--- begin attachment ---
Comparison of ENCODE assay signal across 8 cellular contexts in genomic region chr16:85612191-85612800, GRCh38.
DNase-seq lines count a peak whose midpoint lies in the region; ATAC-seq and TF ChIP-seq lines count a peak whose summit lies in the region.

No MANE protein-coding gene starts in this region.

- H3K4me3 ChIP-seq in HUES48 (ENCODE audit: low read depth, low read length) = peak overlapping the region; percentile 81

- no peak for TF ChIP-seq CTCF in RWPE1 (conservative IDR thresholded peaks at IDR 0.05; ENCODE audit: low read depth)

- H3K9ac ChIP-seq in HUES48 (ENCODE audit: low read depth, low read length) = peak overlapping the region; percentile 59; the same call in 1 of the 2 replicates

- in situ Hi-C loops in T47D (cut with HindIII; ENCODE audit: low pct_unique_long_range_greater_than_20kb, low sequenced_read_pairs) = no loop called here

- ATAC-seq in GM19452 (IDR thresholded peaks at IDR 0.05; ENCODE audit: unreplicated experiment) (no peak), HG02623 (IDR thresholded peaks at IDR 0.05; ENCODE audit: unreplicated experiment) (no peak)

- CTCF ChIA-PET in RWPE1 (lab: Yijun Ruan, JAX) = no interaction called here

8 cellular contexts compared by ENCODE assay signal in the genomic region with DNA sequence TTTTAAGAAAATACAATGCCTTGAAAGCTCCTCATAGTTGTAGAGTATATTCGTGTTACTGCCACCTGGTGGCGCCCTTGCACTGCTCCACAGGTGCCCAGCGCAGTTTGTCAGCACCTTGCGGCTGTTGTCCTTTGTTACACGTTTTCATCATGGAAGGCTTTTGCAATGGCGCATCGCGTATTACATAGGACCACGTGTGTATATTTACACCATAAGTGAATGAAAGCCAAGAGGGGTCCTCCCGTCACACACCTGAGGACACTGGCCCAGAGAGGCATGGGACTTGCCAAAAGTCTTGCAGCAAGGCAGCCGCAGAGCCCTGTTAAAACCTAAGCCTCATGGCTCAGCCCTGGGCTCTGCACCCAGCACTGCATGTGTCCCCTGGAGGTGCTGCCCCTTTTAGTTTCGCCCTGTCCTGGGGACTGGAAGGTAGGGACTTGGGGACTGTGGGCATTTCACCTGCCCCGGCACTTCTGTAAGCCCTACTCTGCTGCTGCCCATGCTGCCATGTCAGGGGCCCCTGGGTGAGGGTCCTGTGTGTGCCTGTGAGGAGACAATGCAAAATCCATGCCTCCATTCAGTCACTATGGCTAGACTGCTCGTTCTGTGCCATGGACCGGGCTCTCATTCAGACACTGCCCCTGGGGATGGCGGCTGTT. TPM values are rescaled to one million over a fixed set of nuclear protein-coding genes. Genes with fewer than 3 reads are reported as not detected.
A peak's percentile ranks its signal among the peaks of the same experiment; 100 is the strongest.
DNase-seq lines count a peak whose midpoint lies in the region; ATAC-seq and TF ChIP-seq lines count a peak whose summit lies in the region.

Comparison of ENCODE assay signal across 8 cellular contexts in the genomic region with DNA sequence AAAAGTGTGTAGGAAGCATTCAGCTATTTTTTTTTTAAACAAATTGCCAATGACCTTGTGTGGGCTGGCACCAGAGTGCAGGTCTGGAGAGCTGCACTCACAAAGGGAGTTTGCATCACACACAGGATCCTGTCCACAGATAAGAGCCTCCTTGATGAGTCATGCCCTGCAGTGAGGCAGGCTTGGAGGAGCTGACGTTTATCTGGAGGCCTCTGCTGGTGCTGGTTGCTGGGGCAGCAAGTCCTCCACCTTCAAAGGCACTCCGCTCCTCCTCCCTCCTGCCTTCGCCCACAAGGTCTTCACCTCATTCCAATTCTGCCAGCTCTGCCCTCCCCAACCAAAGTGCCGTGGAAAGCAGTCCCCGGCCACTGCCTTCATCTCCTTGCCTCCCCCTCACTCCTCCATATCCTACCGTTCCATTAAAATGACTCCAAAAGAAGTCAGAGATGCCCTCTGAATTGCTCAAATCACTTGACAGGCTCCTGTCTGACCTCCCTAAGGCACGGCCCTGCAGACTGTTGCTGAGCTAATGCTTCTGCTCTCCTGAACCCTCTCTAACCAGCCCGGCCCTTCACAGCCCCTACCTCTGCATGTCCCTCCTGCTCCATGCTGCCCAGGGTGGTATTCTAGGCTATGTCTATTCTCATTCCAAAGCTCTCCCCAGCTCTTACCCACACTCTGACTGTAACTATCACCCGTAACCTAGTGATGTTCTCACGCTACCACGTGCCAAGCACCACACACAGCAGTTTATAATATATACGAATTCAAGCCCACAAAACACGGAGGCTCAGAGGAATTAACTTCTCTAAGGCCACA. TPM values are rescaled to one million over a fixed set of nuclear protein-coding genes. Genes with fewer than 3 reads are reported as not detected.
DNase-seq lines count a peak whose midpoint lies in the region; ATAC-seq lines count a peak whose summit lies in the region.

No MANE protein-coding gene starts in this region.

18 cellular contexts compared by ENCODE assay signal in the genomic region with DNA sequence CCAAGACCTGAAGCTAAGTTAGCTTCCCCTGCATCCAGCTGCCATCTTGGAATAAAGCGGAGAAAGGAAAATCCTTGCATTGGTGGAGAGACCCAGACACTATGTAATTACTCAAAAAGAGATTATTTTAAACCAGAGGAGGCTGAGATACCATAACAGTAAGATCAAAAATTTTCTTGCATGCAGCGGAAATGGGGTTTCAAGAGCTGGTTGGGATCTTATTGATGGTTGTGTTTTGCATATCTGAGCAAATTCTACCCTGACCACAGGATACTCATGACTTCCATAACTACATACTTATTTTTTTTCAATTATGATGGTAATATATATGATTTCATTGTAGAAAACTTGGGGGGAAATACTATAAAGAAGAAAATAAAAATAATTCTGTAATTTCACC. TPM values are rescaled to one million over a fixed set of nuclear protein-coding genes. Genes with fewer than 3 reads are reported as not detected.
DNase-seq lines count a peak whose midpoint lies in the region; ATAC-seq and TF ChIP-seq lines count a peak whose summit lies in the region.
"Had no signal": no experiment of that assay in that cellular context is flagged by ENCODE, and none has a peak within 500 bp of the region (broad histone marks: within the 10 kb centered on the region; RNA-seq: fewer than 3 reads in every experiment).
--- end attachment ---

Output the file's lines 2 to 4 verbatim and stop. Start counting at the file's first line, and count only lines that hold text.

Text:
DNase-seq lines count a peak whose midpoint lies in the region; ATAC-seq and TF ChIP-seq lines count a peak whose summit lies in the region.

No MANE protein-coding gene starts in this region.

- H3K4me3 ChIP-seq in HUES48 (ENCODE audit: low read depth, low read length) = peak overlapping the region; percentile 81